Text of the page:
The Knot

The urban gait surfer locates traces of itself throughout the archives of the city and the annals of its moving bodies. This city is understood as a history of structures and flows, each interplaying with the other, constraining the possibilities of the other, and creating the other anew. But these are by definition only partial traces, gratuitous appropriations from an ever-changing trajectory of nomadism (the flâneur, the psychogeographer, the surfer, the street skater, the parkour athlete) to situate a particular social, cultural and political moment, as the twisted plaits of a braid form a beautiful (and communicative) knot in a macramé pattern before separating to become elsewhere and when.

Cresting Signal and Noise

"Everywhere surfing has already replaced the older sports," says Gilles Deleuze, perhaps the philosopher most concerned with the question of bodies and flow. The surfing, flowing body finds its rhythm in a whole continuum of matter-states, from the gaseous waves of the hang-glider or skydiver to the concrete waves carved by the street skater, to the frozen in-between waves of aqua and terra shredded on the slopes by the snowboarder.

But we must remember that surfing has its origins in the smooth space of the ocean, with only the logic of the tide and the deep swell accompanying a hybrid of body and board on its path of creative potential towards the beach. From the very beginning then, despite its forays into other matter-states, the surfing body has always been a liquid body.

Today we are all becoming surfers — surfers of waves, surfers of electromagnetic transmissions, surfers of relational databases and other networked information-constructs. One need not have a board to be a surfing body. But one does need a body. The question today has become one of embodiment. Does the body sense? Does the body move or create?

Is the body liquid?

The surfer is equally comfortable navigating between signal and noise. Slight murmurs and adjustments made by the finely attuned body maintains an optimal position while riding the liminal edge between the two. For the waves that surfers call home are nothing if not the pure signal of the cresting swell in its becoming-noise, before crashing to shore at the feet of the masses lying recumbent on the sand: aqua meets terra where the noisy wave hits the beach.

The relationship between the two becomes more distant when moved to the urban context, though there is still a connection in noise. Today, aqua and terra are the noise to the constantly throbbing signal of dwelling and commerce. The tree, the pond, the park, the rain: all are noise to the decaying spaces and shiny interfaces of the contemporary city, connected in signal through the boulevards and underground conduits of the city, as well as the fluxes of people navigating the urban everyday. Though they, too, will eventually become part of the total communications infrastructure, for now they remain the playground of the surfer.

This urban playground, however, remains largely unused. For too long our sport has resembled the factory production model and for too long our surfing has been that of the data-net sort. Sport can be the anti-work, but only insofar as one is embodied and creative, or as one is a playmaker.

Interestingly, Deleuze describes the runner as the sporting figure obsolesced by the emergence of the contemporary surfer. We should not be surprised by his diagnosis, since the sprinter and marathoner seem increasingly to be products of the industrial laboratory, while the surfing body remains largely unchanged, except for the growing variety of energetic systems in which it realizes its potential. But obsolescence is not an entirely accurate diagnosis, however, for the dynamism of the surfer has folded back upon the runner, as we see embodied in the parkour athlete who contours and traces the asphault, concrete, bricks and mortar of the urban cityscape. In other words, a body can change.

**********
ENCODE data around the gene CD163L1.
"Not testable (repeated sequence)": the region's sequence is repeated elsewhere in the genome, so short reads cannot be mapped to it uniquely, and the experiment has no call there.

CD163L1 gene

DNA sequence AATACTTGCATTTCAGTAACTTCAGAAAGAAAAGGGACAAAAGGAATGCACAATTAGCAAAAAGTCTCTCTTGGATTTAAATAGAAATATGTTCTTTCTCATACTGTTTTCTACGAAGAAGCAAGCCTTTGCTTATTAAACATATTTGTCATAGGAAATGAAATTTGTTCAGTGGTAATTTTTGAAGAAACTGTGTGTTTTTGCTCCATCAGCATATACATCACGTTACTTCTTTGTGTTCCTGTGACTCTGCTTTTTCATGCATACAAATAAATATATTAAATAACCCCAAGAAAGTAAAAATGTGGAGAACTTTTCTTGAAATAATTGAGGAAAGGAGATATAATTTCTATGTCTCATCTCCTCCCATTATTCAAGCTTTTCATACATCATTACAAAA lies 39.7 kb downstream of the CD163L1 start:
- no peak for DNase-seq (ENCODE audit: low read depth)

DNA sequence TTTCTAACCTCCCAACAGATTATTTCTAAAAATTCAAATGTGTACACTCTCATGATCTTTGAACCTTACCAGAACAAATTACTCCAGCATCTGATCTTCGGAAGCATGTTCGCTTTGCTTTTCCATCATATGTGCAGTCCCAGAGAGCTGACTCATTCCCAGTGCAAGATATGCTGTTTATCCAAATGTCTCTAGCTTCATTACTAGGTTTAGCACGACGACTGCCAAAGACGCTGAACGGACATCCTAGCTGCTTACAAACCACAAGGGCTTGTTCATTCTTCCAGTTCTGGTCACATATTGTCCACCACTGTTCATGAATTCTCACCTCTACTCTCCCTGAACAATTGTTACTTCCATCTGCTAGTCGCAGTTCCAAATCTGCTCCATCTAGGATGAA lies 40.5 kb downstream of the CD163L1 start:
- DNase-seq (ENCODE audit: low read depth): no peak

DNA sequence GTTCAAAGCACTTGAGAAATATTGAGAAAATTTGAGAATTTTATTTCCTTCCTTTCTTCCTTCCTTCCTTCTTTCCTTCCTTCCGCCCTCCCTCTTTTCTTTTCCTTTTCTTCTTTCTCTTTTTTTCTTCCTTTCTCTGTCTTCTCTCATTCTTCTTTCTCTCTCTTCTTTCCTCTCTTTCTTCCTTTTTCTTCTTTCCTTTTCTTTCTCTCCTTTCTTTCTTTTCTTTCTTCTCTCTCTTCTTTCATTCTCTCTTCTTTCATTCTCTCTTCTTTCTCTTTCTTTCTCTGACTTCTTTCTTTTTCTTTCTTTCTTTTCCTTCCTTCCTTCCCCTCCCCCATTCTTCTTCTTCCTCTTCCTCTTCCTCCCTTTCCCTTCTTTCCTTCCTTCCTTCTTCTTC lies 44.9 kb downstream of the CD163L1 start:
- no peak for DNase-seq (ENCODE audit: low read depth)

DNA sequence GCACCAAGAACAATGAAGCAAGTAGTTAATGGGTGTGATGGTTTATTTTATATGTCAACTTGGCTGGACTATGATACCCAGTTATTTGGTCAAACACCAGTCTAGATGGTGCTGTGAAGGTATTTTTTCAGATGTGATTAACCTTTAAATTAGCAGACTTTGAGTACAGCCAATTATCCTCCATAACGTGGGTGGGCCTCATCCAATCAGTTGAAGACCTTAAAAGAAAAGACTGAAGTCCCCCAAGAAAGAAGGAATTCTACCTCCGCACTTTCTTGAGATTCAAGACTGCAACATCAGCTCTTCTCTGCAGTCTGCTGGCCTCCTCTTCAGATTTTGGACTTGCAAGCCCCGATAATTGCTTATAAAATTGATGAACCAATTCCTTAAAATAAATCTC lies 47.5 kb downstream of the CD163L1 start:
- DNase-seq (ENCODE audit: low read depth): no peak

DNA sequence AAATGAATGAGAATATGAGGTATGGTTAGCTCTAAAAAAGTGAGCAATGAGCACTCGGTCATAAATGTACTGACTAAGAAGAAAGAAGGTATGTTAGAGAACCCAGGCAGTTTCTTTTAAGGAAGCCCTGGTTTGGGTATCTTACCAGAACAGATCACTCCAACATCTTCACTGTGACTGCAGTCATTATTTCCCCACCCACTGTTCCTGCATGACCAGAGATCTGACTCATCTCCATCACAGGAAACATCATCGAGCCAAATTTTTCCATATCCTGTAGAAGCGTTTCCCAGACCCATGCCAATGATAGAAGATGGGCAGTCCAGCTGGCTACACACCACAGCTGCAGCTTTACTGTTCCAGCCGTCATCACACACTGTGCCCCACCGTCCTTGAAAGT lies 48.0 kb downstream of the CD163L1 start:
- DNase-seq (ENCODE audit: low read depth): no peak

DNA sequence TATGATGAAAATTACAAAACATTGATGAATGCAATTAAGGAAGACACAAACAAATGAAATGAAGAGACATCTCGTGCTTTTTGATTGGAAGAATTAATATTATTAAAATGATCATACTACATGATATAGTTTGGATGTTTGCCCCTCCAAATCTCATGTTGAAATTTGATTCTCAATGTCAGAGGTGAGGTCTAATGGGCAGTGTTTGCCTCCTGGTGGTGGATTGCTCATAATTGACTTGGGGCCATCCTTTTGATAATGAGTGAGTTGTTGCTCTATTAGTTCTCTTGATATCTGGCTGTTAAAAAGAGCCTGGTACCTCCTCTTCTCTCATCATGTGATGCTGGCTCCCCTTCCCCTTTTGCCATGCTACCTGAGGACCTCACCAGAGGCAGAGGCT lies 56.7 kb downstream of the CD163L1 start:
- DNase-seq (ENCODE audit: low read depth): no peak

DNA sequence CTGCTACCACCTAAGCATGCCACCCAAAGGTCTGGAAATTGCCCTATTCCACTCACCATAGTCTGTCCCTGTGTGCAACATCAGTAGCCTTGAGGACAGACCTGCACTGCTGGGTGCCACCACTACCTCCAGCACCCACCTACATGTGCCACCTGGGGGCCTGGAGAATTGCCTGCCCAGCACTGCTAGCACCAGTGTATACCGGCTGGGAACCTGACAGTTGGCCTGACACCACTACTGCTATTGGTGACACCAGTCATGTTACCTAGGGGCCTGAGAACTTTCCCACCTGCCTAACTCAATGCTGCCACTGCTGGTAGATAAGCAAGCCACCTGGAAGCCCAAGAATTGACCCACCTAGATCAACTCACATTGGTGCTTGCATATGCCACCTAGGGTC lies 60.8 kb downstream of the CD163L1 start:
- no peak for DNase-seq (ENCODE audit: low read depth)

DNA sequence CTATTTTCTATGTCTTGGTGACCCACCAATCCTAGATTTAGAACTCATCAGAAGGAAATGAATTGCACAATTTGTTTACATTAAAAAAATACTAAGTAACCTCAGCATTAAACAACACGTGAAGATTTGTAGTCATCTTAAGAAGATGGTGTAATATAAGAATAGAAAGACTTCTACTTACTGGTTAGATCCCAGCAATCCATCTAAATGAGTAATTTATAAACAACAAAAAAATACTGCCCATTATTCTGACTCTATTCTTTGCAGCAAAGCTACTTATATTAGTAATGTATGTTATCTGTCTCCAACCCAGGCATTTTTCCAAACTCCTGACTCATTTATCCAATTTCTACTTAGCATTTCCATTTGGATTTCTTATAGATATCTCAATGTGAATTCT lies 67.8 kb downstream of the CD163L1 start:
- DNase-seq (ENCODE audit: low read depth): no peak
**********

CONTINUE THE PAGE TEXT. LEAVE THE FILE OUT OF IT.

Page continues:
Traditionally, the playmaker has been the figure in sports who makes plays, that is, who manufactures positive outcomes in the clutch, who embodies drill, discipline, execution and repetition. But everywhere surfing has replaced the older sports. Instead of making plays, one must now embrace the challenge of making play, rescuing it from the seriousness of industrial manufacture and the factory production model. To make plays, one blocks out the noise of the crowd and visualizes the task at hand. To make play, by contrast, one embraces and engages the noise of the crowd, sensing one's self in space as an affective body, athletic and full of creative potential.

Make play. Surf. This constitutes the tactile burden of all playmakers, regardless of their material habitat: to feel the heaviness of the body at the same moment one feels the lightness of its liquidity. To move, perform, create, liberate.

Modern Sport vs. Parkour: A Preliminary Comparison

Unit of Group Identity team crew/clan
Group Size fixed by sport variable
Attire uniform/functional variable, based on style code
Gender male-dominated male-dominated
Space enclosed, surveillance permeable, sousveillance

Introducing Parkour

Parkour, also known as free running, could be described as a hybrid of street skateboarding, orienteering and martial arts, in which the goal is to navigate a route through an urban environment with fluid, forward movement and no pauses or breaks (think Permeability in the sB post "A Foundation for Sports Geography"). The aesthetics of various body positions along the way, as well as the aesthetics of the entire journey, are of utmost importance to the sport's philosophy. As PLSJ's Anne Galloway notes in her "Advanced Studies in Urban Cultures" course at Carleton University, there is a strong link between parkour and skateboarding's "performative critique" of the urban environment.

Courtesy of CBC Radio 3

(click on the image for a Flash introduction to parkour from CBC Radio 3)